Summer has arrived

A lovely example of what a classical haiku should be! I always enjoy these posts because he is such a talented writer.

AshiAkira's Blog

Summer has arrived

Sidewalk full of parasols

Flowers alongside

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18 Comments (+add yours?)

  1. Let's CUT the Crap!
    Jun 04, 2014 @ 15:55:32

    Yes This practically s.i.n.g.s. 🙂

    Reply

    • kanzensakura
      Jun 04, 2014 @ 17:36:55

      I’m glad you enjoyed his work as much as i.

      Reply

      • Let's CUT the Crap!
        Jun 04, 2014 @ 18:25:15

        I’m not much into poetry, as I may have mentioned before, but I try and there is poetry I GET. 🙂

        Reply

        • kanzensakura
          Jun 04, 2014 @ 19:59:01

          I haven’t noticed you not “getting” any poetry. I think many times, we are trained in school to always be looking out for hidden meanings, symbolism, foreshadowing..blah blah blah. And yes there is a lot of stuff in different poems but sometimes, we need just to read for enjoyment – the rhythm and verbiage or for the emotion, like Poe’s The Raven…many times, standard poetry has lots of lines, rhyme scheme, the beauty of the words. Because I enjoy literature so much, I enjoy studying it, the culture of the times, the history of the writer. But that isn’t necessary. People who read simply to enjoy are not inferior in their knowledge. Just as the person who stands at the edge of the ocean and falls in love with the sounds, smells, waves…..and knows squat about the biological system, currents, salinity, animal life….based on the oceanographer who studies in detail is not inferior to the oceanographer. My husband and I will discuss and go on and on about poems or plays or books….but I also read just to enjoy and not do any deeper digging. I like haiku because it is known to the Japanese as and “unfinished” poem – the writer follows rules to convey a season, scene, emotional response in 17 syllables. it is unfinished because they write the poem but the reader “finishes” it by their response to it, the picture they see in their head….good literature does that – it engages you and takes you along with it. I am currently reading a series of books about a private enquiry agent during Victorian times, written from the perspective of his assistant. One doesn’t have to know the history and culture of the times in England. It helps but one doesn’t need to know anything – just read, fall into their world, and enjoy. Good mysteries, good action, excellent observations and some dry humor. I did my own independent study of the culture and history of that time in England but it isn’t necessary just to enjoy. Easy reads but also depth there. Like haiku. Sorry for the lecture. LOL, I think I’ve had too much caffeine. Date: Wed, 4 Jun 2014 22:25:15 +0000 To: thspencer51@hotmail.com

          Reply

          • Let's CUT the Crap!
            Jun 04, 2014 @ 21:26:34

            Not a lecture. No, no. I appreciate your attention to detail, which helps ME.I have a preference for Haiku but not necessarily a grasp on it. I DO like the concise grab of a moment. Lots of poetry I do not get but I try to. It frustrates me because I want to be nice. I would rather understand but I do try.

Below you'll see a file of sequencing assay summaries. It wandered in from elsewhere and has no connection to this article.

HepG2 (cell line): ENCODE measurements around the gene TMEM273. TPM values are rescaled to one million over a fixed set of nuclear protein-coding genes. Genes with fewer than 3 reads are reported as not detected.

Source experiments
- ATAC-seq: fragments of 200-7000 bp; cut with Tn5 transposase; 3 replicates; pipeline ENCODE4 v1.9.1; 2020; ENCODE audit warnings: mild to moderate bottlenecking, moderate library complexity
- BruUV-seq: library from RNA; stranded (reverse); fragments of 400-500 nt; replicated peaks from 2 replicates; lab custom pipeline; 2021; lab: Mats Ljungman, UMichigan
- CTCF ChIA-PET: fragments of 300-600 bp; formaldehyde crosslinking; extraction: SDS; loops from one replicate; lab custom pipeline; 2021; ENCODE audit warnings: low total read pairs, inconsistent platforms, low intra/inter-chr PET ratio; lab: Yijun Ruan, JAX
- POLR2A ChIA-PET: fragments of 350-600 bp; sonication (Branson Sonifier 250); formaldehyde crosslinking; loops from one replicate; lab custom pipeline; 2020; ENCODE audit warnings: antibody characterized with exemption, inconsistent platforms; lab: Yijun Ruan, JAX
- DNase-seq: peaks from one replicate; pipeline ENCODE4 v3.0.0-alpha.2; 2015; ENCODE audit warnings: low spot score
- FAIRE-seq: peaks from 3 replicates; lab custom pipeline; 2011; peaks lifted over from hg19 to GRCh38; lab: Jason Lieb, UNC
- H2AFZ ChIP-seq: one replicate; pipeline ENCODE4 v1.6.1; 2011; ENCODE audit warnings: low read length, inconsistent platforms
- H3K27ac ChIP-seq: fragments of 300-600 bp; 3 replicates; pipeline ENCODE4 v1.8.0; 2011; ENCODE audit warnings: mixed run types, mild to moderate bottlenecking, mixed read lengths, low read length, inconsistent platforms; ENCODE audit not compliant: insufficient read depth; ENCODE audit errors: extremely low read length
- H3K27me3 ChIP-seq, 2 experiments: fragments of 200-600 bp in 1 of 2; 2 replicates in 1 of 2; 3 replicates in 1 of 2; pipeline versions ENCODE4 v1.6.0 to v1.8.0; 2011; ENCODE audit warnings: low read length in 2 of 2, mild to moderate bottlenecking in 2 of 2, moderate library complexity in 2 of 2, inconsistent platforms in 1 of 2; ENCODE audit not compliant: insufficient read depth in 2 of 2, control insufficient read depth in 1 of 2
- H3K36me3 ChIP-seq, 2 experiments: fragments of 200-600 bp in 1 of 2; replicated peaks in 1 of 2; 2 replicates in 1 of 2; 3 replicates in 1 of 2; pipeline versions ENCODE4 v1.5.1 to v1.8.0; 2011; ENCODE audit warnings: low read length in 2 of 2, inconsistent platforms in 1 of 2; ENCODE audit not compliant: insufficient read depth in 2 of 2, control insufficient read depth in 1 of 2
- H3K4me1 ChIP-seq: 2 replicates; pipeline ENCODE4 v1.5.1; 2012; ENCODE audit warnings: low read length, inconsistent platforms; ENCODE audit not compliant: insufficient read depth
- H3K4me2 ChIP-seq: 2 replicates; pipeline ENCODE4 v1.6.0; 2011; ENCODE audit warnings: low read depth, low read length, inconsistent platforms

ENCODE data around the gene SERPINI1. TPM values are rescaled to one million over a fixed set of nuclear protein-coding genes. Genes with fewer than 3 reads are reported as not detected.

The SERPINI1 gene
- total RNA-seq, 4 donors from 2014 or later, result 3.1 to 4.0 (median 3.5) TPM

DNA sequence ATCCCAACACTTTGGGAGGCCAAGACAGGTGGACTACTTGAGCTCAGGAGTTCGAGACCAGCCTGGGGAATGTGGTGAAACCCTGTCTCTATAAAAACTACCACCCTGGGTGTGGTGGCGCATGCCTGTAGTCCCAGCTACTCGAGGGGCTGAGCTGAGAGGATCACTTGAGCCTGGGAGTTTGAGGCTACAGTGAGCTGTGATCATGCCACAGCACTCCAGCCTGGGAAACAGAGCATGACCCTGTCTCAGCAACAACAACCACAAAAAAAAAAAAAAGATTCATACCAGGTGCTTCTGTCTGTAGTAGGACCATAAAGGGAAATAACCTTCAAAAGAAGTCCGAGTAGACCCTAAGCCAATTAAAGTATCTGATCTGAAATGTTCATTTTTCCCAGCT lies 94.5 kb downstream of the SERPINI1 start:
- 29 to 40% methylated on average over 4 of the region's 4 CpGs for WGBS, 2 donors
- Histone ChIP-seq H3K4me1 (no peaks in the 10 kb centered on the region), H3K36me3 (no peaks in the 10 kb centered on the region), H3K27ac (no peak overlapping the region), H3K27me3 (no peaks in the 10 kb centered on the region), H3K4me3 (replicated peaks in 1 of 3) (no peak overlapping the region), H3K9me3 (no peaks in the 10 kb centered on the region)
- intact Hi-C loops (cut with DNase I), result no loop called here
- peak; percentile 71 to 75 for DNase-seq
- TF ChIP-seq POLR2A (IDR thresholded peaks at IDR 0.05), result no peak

Reply

        • el34ax7
          Jun 06, 2014 @ 22:53:42

          I hate to butt-in (not really, ’cause here I go!), but I’d like to add a tiny addendum to the litany of great points Mrs. Sakura has made.

          As a ‘poeter,’ I do try to include symbolism and meaning in the poetic feet, rhyme scheme, and meter, but these are devices to convey meaning. Directing the flow of language is all these things are meant to do, not to make poetry inaccessible. If you are able to find meaning, great! If not, that’s great too! Poetry can be for everyone, and a good poet tries to give all the different flavors of readers a little something to chew on.

          Also, a good example of proper usage of poetic devices, in my opinion of course, is similar to the “rhythm section” theory we used in my Jazz Lab: “If the audience notices the rhythm section, they’re doing it wrong!” As a guitar player in said rhythm section, I learned to ‘tone it down’ very quickly. 🙂 You should be able to feel the meaning, the ‘rhythm,’ even if you are not consciously devoting your attention to it. It’s all just “in the music.”

          I try, as I assume do other poeters, to use these devices covertly to steer the reader where I want him or her to go, not to bludgeon the reader with ‘ultra-literary’ snobbery. Haiku are great for this; you just read and imagine. “Being there” is all you need be. 🙂

          Anywho, before I prattle and ramble on further, I hope I didn’t impose.

          AB

          Reply

  2. M-R
    Jun 05, 2014 @ 00:55:16

    Remember my commenting on one you wrote, Kanzen ? I thought it much better.

    Reply

  3. kennymack2
    Jun 05, 2014 @ 18:40:38

    I know I’ve told you that I love everything that I’ve seen from you. But I want to thank you for liking my excerpt from my book reffering to Bill the Nookie Hound and Monica. I really believe that a person has to have almost an out of body experience,via the medium of books before they become ‘addicted’ to the impromptu gifts of spiritual guidance. Cosmic love to you and those who love you.

    Reply

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